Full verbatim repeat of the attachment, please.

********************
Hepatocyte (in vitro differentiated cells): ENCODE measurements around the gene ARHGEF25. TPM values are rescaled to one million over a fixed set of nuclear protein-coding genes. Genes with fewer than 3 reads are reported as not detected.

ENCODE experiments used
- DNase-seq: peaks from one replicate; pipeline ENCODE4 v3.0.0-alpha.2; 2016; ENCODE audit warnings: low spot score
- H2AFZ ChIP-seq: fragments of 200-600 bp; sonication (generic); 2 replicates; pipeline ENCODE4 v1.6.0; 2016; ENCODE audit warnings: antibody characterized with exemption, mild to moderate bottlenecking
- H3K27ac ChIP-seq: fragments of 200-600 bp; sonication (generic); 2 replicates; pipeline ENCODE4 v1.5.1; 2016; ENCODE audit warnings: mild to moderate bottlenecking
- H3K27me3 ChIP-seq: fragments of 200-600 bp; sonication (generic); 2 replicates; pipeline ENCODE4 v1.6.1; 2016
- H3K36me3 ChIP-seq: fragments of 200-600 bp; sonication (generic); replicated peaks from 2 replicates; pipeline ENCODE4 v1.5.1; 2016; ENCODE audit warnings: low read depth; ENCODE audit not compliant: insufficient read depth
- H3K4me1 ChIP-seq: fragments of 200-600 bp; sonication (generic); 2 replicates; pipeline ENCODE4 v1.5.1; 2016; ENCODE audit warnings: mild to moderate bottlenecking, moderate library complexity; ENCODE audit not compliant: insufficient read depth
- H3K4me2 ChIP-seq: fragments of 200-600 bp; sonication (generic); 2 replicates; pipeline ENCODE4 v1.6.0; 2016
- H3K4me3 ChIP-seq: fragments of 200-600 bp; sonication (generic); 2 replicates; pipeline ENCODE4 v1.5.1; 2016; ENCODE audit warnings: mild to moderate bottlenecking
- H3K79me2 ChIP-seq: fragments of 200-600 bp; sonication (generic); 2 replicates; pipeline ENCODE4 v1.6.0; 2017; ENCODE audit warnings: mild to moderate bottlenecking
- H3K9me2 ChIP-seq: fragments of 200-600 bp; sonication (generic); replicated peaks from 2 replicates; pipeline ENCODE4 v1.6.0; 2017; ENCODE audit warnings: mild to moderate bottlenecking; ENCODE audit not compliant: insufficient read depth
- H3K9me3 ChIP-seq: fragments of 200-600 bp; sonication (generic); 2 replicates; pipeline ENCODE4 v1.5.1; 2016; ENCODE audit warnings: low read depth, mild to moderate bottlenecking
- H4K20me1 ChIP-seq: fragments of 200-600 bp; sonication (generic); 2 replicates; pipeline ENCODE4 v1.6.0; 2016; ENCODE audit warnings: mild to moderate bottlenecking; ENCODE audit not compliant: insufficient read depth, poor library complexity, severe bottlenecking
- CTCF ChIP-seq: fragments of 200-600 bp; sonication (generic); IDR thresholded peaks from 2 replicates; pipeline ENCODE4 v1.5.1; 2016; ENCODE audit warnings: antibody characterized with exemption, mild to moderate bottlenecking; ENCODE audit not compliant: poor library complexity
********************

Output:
Hepatocyte (in vitro differentiated cells): ENCODE measurements around the gene ARHGEF25. TPM values are rescaled to one million over a fixed set of nuclear protein-coding genes. Genes with fewer than 3 reads are reported as not detected.

ENCODE experiments used
- DNase-seq: peaks from one replicate; pipeline ENCODE4 v3.0.0-alpha.2; 2016; ENCODE audit warnings: low spot score
- H2AFZ ChIP-seq: fragments of 200-600 bp; sonication (generic); 2 replicates; pipeline ENCODE4 v1.6.0; 2016; ENCODE audit warnings: antibody characterized with exemption, mild to moderate bottlenecking
- H3K27ac ChIP-seq: fragments of 200-600 bp; sonication (generic); 2 replicates; pipeline ENCODE4 v1.5.1; 2016; ENCODE audit warnings: mild to moderate bottlenecking
- H3K27me3 ChIP-seq: fragments of 200-600 bp; sonication (generic); 2 replicates; pipeline ENCODE4 v1.6.1; 2016
- H3K36me3 ChIP-seq: fragments of 200-600 bp; sonication (generic); replicated peaks from 2 replicates; pipeline ENCODE4 v1.5.1; 2016; ENCODE audit warnings: low read depth; ENCODE audit not compliant: insufficient read depth
- H3K4me1 ChIP-seq: fragments of 200-600 bp; sonication (generic); 2 replicates; pipeline ENCODE4 v1.5.1; 2016; ENCODE audit warnings: mild to moderate bottlenecking, moderate library complexity; ENCODE audit not compliant: insufficient read depth
- H3K4me2 ChIP-seq: fragments of 200-600 bp; sonication (generic); 2 replicates; pipeline ENCODE4 v1.6.0; 2016
- H3K4me3 ChIP-seq: fragments of 200-600 bp; sonication (generic); 2 replicates; pipeline ENCODE4 v1.5.1; 2016; ENCODE audit warnings: mild to moderate bottlenecking
- H3K79me2 ChIP-seq: fragments of 200-600 bp; sonication (generic); 2 replicates; pipeline ENCODE4 v1.6.0; 2017; ENCODE audit warnings: mild to moderate bottlenecking
- H3K9me2 ChIP-seq: fragments of 200-600 bp; sonication (generic); replicated peaks from 2 replicates; pipeline ENCODE4 v1.6.0; 2017; ENCODE audit warnings: mild to moderate bottlenecking; ENCODE audit not compliant: insufficient read depth
- H3K9me3 ChIP-seq: fragments of 200-600 bp; sonication (generic); 2 replicates; pipeline ENCODE4 v1.5.1; 2016; ENCODE audit warnings: low read depth, mild to moderate bottlenecking
- H4K20me1 ChIP-seq: fragments of 200-600 bp; sonication (generic); 2 replicates; pipeline ENCODE4 v1.6.0; 2016; ENCODE audit warnings: mild to moderate bottlenecking; ENCODE audit not compliant: insufficient read depth, poor library complexity, severe bottlenecking
- CTCF ChIP-seq: fragments of 200-600 bp; sonication (generic); IDR thresholded peaks from 2 replicates; pipeline ENCODE4 v1.5.1; 2016; ENCODE audit warnings: antibody characterized with exemption, mild to moderate bottlenecking; ENCODE audit not compliant: poor library complexity